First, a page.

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The Fisherman's Problem
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  • Cited by 81
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    This book has been cited by the following publications. This list is generated based on data provided by CrossRef.

    Campling, Liam and Havice, Elizabeth 2018. The Global Environmental Politics and Political Economy of Seafood Systems. Global Environmental Politics, Vol. 18, Issue. 2, p. 72.

    Finley, Carmel 2018. Fisheries, Quota Management and Quota Transfer. Vol. 15, Issue. , p. 181.

    Bentz, Linda and Braje, Todd J. 2017. Sea of Prosperity: Foundations of the California Commercial Abalone Fishery. International Journal of Historical Archaeology, Vol. 21, Issue. 3, p. 598.

    Stergiou, KI 2017. The most famous fish: human relationships with fish as inferred from the corpus of online English books (1800-2000). Ethics in Science and Environmental Politics, Vol. 17, Issue. , p. 9.

    Santora, Jarrod A. Sydeman, William J. Schroeder, Isaac D. Field, John C. Miller, Rebecca R. and Wells, Brian K. 2017. Persistence of trophic hotspots and relation to human impacts within an upwelling marine ecosystem. Ecological Applications, Vol. 27, Issue. 2, p. 560.

    Miller, Rebecca R. Field, John C. Santora, Jarrod A. Monk, Melissa H. Kosaka, Rosemary and Thomson, Cynthia 2017. Spatial valuation of California marine fisheries as an ecosystem service. Canadian Journal of Fisheries and Aquatic Sciences, Vol. 74, Issue. 11, p. 1732.

    Colpitts, George 2017. Knowing nature in the business records of the Hudson’s Bay Company, 1670–1840. Business History, Vol. 59, Issue. 7, p. 1054.

    Norgaard, Kari Marie and Reed, Ron 2017. Emotional impacts of environmental decline: What can Native cosmologies teach sociology about emotions and environmental justice?. Theory and Society, Vol. 46, Issue. 6, p. 463.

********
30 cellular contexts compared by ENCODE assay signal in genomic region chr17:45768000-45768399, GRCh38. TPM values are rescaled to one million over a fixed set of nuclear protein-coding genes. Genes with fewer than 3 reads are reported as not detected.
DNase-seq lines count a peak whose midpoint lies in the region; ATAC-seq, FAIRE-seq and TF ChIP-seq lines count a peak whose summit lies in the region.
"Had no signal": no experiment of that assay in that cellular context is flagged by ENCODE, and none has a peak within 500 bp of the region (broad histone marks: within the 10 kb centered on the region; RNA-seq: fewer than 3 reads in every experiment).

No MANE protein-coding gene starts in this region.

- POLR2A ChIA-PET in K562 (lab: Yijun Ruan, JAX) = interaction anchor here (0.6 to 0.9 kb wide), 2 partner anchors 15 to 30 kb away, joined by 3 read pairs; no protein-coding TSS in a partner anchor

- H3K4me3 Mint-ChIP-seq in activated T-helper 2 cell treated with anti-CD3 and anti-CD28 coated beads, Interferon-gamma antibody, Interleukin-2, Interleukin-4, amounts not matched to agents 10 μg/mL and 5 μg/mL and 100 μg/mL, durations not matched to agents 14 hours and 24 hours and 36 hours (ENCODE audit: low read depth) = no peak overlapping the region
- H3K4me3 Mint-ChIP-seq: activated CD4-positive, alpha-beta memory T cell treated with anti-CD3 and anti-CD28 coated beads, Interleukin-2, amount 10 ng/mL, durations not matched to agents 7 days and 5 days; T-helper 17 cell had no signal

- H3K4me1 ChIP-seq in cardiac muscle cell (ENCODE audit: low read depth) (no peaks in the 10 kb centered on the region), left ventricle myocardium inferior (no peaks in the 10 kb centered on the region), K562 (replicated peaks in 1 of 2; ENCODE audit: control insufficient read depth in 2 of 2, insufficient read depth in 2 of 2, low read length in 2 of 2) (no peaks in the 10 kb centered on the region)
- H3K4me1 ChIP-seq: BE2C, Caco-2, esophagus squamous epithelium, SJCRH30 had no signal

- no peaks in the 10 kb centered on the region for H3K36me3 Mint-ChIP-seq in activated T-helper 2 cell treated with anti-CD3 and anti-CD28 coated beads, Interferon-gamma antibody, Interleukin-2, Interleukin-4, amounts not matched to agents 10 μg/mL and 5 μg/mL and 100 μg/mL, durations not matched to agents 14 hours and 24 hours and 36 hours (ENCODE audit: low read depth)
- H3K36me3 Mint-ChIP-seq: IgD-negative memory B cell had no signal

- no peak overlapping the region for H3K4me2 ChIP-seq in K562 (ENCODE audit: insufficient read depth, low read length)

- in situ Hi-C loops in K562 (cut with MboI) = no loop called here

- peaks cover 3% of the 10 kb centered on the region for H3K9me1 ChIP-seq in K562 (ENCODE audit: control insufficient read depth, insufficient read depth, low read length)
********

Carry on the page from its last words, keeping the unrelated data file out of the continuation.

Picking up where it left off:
Ferguson-Cradler, Gregory 2016. Science, states, and salmon: Communicating through disagreement over a Cold War fault line. Environment and Planning A: Economy and Space, Vol. 48, Issue. 9, p. 1864.

    Holm, Poul 2016. Perspectives on Oceans Past. p. 31.

    Schwerdtner Máñez, Kathleen and Poulsen, Bo 2016. Perspectives on Oceans Past. p. 1.

    Prudham, Scott 2016. Perspectives on Natural Resources in the Global Economy: Polity Series Review. Journal of Agrarian Change, Vol. 16, Issue. 2, p. 342.

    Baggio, Jacopo Alessandro Barnett, Allain J Perez-Ibarra, Irene Brady, Ute Ratajczyk, Elicia Rollins, Nathan Rubiños, Cathy Shin, Hoon C Yu, David J Aggarwal, Rimjhim Anderies, John M and Janssen, Marco A 2016. Explaining success and failure in the commons: the configural nature of Ostrom's institutional design principles. International Journal of the Commons, Vol. 10, Issue. 2, p. 417.

    Harper, Barbara L. and Walker, Deward E. 2015. Columbia Basin Heritage Fish Consumption Rates. Human Ecology, Vol. 43, Issue. 2, p. 237.

    Pitcher, Tony J and Lam, Mimi E 2015. Fish commoditization and the historical origins of catching fish for profit. Maritime Studies, Vol. 14, Issue. 1,